I lost my Christmas tree. I have no idea how it happened. All I know for sure is that when I took it down last year, I stuffed its bristly fake branches back into its box and stowed it in the garage.
And when I looked for it this year, then searched for it, then frantically took my garage apart, it was not there.
A friend of mine came up with the only explanation I can offer:
It was a Donna thing.
I tried to blame my daughter. "You always hated that tree," I said, but she swore she didn't throw it out. She didn't hate it, she explained. It was just that she had a hard time wrapping her mind around what was actually half a Christmas tree hanging on the wall.
It made perfect sense to me. Whoever sees the back side of a tree, jammed into a corner or up against the wall like they are? What good is it being round? This one was flat on the back and not only took up less space, it had the added advantage of being out of paw reach for the cats.
The year before I ordered it from one of my favorite catalogs I found two broken fake tree branches and 13 ornaments under the couch. The cats celebrated the season with races up the tree and several undecorating sessions while I wasn't home.
Ranger was 8 months old that Christmas, and his tree hormones were in full jingle.
One evening I was trying to address cards, but a paws-on-glass sound coming from the living room was driving me crazy. I peeked in. Ranger was chasing a Christmas tree ornament around the living room, batting it back and forth and watching it careen off the furniture like a pinball in a machine gone mad.
I know. Kittens just want to have fun.
Jingle-jingle-jingle, thud. Then silence. That scared me. When they're doing something really naughty, they're quiet about it.
I crept into the living room to see what the fuzzy little wretch was up to. About three-quarters of the way up the tree was what he was up to. Ever since he got the big snip and lost his claws, he's been devastated that he can't climb the patio door curtains any more. But claws were not required for climbing the tree. He heard me coming and poked his head out from between a ceramic angel and a big frosted glass ball.
He leaped down and ran, dragging a crystal bird and a teddy bear garland along with him. Tinsel rained down and the angel on top teetered dangerously. Torn between my desire to swat the cat and my need to save the angel, I grabbed the tree and hung on till everything stopped swinging.
He hid under the guest bed until I settled down.
Cats and Christmas trees have a long history in the Fielder family. When the kids were little we were poor, and we lived in a drafty old house out in the country. Every year Richard and the boys would go into the woods with an ax, searching for the perfect tree. And every year they brought back a tree that looked small outside but overwhelmed our living room. Richard never was much of a hand with a hammer and nails, and the tree stands he made listed to one side or the other or simply fell apart.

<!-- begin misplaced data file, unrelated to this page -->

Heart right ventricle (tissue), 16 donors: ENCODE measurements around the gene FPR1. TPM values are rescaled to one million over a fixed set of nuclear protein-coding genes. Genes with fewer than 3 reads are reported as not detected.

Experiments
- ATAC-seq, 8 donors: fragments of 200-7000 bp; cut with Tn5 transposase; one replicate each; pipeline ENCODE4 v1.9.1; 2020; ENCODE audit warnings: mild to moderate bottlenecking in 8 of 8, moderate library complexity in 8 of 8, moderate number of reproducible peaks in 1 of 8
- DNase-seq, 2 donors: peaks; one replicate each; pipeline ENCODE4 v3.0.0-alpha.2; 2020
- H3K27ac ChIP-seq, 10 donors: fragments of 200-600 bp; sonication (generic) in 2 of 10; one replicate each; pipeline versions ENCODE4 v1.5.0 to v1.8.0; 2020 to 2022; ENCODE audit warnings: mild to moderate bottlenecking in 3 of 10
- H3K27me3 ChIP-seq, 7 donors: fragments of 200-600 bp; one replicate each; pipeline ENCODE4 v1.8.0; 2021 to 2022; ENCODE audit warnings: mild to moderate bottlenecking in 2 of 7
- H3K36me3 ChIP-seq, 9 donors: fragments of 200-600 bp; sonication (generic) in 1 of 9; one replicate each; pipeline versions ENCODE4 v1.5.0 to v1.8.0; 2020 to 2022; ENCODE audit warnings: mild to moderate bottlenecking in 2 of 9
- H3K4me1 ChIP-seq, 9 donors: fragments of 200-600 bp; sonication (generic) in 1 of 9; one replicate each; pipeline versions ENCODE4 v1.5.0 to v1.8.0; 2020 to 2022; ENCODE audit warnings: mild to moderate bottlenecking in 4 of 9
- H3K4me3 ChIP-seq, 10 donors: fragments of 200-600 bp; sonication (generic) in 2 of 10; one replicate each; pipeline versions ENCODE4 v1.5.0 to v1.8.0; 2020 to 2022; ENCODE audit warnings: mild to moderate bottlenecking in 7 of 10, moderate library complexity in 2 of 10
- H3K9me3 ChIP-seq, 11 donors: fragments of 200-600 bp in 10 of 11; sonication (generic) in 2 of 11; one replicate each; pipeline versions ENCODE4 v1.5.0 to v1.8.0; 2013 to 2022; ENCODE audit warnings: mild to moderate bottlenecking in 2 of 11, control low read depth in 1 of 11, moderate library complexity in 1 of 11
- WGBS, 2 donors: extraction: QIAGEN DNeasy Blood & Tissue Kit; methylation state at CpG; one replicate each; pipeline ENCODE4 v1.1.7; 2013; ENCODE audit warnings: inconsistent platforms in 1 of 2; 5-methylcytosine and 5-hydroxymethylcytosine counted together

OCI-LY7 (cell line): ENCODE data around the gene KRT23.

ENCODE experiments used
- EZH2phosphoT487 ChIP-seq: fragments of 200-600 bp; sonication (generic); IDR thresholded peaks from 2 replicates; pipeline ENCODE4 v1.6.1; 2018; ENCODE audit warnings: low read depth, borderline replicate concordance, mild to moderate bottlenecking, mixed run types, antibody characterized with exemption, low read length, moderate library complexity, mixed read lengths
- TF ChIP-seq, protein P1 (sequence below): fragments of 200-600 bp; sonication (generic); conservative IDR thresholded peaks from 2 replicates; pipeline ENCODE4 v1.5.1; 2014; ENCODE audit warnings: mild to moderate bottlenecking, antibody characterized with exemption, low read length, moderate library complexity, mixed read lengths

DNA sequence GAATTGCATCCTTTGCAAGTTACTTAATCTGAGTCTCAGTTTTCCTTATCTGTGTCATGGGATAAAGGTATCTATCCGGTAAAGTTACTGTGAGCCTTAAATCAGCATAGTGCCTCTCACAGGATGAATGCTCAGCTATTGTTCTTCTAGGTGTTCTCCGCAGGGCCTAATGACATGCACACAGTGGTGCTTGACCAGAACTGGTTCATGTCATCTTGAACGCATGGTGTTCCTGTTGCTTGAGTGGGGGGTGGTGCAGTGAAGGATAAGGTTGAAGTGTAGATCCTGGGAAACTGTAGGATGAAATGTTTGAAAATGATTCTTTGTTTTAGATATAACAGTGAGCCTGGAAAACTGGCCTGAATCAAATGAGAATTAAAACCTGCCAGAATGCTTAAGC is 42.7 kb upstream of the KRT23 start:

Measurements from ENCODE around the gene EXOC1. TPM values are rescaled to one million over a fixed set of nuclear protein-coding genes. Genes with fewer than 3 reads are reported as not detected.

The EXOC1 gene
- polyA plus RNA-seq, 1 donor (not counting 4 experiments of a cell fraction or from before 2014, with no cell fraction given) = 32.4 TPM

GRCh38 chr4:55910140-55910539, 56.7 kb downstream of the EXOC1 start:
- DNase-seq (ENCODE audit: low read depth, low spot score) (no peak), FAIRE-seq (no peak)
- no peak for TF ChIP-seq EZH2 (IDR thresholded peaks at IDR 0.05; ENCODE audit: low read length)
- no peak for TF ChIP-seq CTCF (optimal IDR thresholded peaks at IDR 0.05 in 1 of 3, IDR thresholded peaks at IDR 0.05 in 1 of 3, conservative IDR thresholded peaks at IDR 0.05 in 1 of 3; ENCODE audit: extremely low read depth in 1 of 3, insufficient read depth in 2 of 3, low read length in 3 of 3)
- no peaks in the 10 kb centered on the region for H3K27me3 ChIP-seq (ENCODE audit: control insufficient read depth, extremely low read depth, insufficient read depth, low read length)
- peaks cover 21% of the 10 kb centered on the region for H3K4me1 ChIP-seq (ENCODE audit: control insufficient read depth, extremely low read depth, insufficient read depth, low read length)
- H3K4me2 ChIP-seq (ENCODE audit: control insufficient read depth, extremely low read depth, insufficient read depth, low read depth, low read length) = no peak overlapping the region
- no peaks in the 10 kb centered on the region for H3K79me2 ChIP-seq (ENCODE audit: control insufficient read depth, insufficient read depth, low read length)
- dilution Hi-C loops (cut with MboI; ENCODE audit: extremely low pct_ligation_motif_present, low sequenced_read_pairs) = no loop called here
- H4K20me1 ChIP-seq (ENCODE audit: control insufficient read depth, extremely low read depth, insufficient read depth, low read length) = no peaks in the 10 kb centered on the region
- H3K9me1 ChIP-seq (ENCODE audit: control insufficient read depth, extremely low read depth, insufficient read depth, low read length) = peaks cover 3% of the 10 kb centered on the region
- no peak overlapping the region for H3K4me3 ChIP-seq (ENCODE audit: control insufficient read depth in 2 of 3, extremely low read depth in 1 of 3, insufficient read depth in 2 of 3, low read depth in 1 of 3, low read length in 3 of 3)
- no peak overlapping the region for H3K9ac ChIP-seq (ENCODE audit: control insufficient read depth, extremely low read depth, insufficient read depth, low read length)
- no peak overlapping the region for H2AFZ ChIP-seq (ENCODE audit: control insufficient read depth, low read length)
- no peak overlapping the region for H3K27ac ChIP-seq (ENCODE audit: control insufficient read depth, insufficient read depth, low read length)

We always had a litter of kittens or two, and they chased each other through the branches, sending ornaments flying in all directions, until the tree toppled and sent kittens flying in all directions.
One year my late husband, being the kind of man he was, came up with a solution. He stuck the tree in a bucket of dirt. When that failed to keep the Yuletide branches upright, Richard, being Richard, got creative.
He tied a string to the top of the tree, drove a nail into the ceiling and hung the tree. He was proud.
When the kittens scrambled up the branches, the tree twirled merrily but it didn't fall. They'd stumble dizzily off to find their mother, who should have been supervising them better, I think.
Richard talked about patenting the idea, but I discouraged it.
After losing the half-tree this year I purchased a live Douglas fir. No problem with a stand. The tree is only a foot tall and planted in a pot. I decorated it with tiny baubles and looked for a place to display it. Now it's hanging from the ceiling fan in my living room, gently rotating with the fan on low.
It brings back memories of Christmases past, Ranger can't reach it and it won't get lost up there.
DONNA FIELDER can be reached at 940-566-6885. Her e-mail address is firstname.lastname@example.org.